It’s also fairly clear which existed in the original game, with a few translations to make them flow more easily in English, and a fair few more which felt fresh. There were two in particular which I couldn’t believe would work… But they did! All in all this game is full of surprises to delight players: A few things I’d never seen before, a few moments of hunting through documents and squinting really hard and a few ciphers I thought I recognised but still managed to say “wow” at.

Overall, in terms of difficulty I’d rate this one as comfortably challenging. As a team of just one, I used a few hints here and there to keep me on track and confirm what I thought I knew already… But better yet if you have any additional players you can bring into the mystery and help bounce ideas and puzzle solutions around!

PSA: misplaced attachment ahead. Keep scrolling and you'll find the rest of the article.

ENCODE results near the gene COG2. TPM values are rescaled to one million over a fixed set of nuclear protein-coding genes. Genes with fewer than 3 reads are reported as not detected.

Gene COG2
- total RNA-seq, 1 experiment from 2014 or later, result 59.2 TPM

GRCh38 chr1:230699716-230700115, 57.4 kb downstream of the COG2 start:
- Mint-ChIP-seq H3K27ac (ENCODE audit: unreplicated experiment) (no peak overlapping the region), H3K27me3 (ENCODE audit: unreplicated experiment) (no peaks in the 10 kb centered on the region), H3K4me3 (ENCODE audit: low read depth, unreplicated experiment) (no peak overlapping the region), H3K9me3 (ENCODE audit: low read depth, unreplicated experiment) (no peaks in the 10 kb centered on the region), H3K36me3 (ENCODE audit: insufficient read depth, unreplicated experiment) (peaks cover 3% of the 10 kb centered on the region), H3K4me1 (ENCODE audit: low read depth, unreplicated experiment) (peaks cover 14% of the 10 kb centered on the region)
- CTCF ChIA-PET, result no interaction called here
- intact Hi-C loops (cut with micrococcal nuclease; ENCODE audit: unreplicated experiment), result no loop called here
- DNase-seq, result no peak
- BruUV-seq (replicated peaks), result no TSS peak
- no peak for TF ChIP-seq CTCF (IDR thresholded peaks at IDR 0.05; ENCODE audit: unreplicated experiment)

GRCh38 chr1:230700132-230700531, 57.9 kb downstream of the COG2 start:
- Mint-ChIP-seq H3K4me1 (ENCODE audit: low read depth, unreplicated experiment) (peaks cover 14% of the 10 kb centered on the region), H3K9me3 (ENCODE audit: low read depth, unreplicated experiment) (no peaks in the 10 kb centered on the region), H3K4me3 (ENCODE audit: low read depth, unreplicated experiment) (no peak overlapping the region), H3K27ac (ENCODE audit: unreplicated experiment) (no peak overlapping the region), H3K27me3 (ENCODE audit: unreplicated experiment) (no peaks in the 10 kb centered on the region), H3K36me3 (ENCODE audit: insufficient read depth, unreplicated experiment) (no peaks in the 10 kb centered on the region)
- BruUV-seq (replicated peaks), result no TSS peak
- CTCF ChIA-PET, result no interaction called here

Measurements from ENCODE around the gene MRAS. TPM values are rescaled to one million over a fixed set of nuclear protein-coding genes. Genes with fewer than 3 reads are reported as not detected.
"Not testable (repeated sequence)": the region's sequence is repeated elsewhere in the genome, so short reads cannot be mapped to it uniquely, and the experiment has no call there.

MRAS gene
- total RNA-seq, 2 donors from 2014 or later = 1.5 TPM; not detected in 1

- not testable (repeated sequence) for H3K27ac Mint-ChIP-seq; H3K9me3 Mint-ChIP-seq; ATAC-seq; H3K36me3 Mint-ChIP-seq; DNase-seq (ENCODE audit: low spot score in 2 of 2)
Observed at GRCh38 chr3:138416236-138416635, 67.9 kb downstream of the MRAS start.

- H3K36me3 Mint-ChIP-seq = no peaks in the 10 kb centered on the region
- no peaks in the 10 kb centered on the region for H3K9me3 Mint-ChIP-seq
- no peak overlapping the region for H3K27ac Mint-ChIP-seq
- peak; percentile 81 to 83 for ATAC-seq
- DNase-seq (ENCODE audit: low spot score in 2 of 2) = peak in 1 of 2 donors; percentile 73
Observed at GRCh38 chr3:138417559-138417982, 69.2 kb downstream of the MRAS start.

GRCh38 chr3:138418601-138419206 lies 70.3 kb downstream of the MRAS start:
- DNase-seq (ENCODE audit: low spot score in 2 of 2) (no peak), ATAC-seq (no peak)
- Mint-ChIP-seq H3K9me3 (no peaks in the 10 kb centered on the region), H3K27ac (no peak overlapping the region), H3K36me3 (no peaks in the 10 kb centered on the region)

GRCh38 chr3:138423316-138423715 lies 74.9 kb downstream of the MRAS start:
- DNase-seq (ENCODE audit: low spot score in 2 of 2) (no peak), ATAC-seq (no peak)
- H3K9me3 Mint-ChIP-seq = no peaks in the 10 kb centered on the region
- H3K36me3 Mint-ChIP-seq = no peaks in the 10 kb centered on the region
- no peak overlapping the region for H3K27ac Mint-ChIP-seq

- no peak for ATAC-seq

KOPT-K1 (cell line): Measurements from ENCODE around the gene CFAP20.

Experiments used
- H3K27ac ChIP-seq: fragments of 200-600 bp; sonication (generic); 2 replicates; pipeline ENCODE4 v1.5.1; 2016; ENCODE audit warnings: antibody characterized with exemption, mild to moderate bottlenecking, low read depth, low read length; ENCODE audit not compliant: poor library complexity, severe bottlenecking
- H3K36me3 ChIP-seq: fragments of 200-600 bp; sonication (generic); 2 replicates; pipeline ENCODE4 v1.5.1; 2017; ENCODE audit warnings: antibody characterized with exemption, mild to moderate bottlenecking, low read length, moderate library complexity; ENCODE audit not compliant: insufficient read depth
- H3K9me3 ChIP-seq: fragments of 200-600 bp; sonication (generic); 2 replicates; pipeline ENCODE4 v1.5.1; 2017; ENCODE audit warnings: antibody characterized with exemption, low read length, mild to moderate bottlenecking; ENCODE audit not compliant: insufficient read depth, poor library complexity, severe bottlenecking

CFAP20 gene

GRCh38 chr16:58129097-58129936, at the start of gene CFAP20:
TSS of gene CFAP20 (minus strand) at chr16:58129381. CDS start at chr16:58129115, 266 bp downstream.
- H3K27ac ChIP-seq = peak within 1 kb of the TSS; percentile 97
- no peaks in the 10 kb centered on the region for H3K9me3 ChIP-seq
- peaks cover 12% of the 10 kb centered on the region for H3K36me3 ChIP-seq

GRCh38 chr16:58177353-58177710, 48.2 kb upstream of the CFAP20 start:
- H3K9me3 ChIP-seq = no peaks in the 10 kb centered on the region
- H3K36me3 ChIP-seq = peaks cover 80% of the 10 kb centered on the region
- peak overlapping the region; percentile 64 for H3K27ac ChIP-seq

If you want to make the most out of your copy of The Vandermist Dossier, wait until an overcast evening, brew a strong cup of tea (or a tipple of your choice), and invite a close knit team of your best investigator friends. Since the story centres around two sisters, it would also make a lovely collaborative story to unfold with a close sibling of your own. But since mine is 11 and far more interested in Minecraft, solo play works fantastically too!

The Verdict

“Alexa, what are some synonyms for incredible?”

But seriously, I was blown away by how much I enjoyed The Vandermist Dossier. It ticks a lot of boxes for me personally: The Cold War… And even colder cases! Espionage, Missing Persons, European Small Towns… All packaged in a really neat and high quality box you could complete in an afternoon. The best part? There are two more boxes in this trilogy to come!